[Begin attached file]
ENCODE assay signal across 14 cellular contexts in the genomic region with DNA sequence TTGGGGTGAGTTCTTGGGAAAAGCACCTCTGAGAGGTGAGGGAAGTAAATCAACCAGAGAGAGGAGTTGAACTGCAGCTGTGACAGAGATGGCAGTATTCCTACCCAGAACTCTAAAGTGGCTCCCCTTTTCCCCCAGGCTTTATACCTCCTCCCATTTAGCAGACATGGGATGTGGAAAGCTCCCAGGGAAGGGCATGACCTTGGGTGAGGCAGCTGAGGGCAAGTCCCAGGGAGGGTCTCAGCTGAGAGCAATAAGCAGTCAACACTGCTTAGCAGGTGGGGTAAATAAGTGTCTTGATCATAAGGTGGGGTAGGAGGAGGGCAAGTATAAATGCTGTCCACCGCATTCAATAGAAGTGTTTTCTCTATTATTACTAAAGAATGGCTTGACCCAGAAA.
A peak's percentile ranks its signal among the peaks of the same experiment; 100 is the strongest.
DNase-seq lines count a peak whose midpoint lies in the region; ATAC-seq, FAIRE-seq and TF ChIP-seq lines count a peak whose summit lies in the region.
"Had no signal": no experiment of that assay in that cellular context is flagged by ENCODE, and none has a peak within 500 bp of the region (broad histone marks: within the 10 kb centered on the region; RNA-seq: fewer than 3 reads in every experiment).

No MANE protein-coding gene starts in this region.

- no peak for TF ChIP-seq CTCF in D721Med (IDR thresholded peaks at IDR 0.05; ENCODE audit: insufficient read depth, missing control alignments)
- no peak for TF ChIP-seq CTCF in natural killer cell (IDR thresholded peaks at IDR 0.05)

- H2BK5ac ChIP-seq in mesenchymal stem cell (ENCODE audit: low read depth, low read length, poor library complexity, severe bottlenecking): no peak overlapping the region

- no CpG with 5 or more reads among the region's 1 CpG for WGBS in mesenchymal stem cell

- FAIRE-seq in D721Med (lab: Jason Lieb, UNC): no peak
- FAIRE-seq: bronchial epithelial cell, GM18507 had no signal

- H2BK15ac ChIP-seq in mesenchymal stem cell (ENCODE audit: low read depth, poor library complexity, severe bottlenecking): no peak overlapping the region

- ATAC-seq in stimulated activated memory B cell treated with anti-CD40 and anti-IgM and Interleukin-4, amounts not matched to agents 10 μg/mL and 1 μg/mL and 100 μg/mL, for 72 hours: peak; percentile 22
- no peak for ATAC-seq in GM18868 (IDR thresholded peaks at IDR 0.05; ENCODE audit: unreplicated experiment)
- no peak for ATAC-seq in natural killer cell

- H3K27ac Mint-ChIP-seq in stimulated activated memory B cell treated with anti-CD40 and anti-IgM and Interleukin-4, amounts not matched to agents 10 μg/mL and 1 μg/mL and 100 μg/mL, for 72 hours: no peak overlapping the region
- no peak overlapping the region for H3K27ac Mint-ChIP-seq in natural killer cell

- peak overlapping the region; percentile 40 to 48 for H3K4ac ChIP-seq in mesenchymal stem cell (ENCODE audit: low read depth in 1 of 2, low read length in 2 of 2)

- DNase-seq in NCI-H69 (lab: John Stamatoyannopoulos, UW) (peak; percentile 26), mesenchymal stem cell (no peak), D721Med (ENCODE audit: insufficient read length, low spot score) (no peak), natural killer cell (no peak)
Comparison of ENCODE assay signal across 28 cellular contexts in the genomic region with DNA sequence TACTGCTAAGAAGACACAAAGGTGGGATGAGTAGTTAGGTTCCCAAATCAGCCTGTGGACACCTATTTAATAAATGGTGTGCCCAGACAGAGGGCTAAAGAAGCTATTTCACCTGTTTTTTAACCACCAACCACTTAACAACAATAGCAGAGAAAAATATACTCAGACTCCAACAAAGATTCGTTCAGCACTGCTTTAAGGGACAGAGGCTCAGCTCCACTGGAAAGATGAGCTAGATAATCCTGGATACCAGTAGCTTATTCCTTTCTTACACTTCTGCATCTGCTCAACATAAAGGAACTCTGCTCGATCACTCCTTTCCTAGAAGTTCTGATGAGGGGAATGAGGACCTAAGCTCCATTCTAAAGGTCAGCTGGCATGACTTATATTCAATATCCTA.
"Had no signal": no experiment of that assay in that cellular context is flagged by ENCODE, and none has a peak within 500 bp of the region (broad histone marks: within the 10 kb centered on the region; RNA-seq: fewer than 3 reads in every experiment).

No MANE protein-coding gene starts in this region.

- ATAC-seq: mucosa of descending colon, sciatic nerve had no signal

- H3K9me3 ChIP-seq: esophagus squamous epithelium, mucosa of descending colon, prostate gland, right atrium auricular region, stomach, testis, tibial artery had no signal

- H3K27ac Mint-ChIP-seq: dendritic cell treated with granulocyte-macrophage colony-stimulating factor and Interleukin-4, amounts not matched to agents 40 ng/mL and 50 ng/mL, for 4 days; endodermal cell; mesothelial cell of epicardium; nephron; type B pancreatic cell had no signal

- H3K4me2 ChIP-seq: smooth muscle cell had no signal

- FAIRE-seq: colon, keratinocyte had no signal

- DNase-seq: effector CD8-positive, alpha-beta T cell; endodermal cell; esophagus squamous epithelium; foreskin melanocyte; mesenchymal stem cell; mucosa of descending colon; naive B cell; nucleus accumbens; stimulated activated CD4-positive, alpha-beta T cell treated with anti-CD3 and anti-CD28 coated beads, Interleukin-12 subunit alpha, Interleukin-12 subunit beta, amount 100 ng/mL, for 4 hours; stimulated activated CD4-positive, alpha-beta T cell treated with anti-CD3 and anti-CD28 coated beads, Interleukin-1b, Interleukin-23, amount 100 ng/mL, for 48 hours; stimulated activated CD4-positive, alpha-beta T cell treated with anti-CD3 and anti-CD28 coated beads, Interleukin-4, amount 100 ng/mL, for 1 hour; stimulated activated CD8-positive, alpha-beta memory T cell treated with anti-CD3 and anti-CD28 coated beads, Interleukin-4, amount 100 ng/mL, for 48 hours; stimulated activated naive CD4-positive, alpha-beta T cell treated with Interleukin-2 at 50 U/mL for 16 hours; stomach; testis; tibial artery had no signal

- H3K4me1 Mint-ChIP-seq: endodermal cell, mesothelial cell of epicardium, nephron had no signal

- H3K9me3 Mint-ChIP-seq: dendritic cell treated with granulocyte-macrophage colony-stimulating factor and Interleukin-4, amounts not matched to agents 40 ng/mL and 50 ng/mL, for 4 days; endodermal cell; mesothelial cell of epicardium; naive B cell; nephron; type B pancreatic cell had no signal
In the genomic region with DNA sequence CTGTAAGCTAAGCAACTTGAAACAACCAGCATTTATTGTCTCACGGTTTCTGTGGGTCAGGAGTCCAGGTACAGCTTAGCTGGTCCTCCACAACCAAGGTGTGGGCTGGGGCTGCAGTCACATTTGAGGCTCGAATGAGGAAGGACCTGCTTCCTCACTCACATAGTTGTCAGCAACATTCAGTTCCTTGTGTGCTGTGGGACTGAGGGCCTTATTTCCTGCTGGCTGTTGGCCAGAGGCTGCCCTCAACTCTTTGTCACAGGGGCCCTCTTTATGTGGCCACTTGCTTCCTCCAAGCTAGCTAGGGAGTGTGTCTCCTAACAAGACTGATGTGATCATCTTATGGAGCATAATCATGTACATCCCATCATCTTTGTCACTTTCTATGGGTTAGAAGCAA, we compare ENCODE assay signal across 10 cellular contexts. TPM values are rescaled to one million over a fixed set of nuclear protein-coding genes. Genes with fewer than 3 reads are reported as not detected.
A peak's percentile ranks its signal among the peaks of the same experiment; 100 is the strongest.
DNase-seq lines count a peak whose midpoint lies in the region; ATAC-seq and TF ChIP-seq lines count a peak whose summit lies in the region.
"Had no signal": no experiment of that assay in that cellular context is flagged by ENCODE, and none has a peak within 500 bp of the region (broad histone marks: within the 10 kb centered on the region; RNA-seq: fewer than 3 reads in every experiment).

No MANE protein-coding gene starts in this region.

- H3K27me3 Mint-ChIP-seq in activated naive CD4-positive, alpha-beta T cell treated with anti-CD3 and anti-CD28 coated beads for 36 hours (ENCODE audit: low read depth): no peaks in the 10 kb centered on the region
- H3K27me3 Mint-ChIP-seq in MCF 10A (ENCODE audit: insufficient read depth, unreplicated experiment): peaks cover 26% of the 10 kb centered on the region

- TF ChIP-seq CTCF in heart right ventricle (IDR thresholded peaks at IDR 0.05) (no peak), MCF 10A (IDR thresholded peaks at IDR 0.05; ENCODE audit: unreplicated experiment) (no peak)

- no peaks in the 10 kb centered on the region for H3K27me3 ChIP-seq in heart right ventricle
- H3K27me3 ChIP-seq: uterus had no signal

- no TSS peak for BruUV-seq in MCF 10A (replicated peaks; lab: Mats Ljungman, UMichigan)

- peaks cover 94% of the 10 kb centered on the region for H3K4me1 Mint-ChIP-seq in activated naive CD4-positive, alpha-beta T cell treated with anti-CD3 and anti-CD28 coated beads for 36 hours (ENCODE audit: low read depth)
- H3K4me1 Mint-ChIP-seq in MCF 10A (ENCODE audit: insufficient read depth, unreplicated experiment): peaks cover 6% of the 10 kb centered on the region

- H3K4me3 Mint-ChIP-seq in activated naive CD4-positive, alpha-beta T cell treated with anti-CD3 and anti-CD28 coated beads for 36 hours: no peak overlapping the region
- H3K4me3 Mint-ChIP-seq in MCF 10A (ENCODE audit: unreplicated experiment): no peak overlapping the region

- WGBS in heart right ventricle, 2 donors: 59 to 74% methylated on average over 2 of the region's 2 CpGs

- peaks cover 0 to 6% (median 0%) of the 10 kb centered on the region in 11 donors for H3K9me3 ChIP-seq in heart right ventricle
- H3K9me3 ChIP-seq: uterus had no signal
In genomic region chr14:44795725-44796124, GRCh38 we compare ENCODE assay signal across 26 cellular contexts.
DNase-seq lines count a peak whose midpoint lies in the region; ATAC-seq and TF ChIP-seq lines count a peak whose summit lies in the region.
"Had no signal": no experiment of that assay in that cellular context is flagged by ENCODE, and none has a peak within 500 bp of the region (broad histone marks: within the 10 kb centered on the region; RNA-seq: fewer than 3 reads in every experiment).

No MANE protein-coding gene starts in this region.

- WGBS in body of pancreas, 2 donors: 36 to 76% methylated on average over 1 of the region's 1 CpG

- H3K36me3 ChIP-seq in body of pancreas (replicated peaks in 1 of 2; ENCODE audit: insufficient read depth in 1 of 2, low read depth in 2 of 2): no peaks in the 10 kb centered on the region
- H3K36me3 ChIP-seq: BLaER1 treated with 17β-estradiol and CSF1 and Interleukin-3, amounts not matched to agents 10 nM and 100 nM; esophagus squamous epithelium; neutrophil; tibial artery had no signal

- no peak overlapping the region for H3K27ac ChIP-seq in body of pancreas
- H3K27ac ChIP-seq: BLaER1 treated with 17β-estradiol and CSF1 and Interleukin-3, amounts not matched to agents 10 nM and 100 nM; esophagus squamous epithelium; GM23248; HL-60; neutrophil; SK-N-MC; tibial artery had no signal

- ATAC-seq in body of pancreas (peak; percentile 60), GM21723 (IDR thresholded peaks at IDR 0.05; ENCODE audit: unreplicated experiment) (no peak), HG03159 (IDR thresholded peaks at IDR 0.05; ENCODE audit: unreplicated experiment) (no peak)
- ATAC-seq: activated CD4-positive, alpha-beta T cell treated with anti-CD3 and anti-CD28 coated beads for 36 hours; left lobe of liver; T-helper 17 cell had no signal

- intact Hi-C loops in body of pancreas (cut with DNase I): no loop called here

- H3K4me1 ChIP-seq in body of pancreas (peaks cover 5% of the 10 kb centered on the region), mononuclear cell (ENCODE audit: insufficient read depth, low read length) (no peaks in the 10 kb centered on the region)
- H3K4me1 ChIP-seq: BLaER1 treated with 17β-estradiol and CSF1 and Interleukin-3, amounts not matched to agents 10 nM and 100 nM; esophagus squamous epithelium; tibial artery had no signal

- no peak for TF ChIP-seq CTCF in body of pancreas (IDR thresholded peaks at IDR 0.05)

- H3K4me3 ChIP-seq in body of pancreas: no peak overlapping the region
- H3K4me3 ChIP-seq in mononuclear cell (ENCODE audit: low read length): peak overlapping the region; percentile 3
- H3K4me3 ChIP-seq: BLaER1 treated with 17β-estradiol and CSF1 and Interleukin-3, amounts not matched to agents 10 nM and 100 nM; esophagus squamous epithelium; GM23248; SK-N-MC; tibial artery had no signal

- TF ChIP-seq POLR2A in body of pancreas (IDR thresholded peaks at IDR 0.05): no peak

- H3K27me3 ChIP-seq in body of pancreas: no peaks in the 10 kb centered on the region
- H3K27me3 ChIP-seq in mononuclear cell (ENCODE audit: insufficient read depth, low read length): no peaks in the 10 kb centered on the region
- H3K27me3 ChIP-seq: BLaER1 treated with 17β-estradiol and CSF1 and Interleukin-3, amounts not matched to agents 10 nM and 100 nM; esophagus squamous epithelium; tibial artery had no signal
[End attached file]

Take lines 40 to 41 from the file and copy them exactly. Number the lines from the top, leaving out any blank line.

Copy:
- H3K27me3 ChIP-seq: uterus had no signal

- no TSS peak for BruUV-seq in MCF 10A (replicated peaks; lab: Mats Ljungman, UMichigan)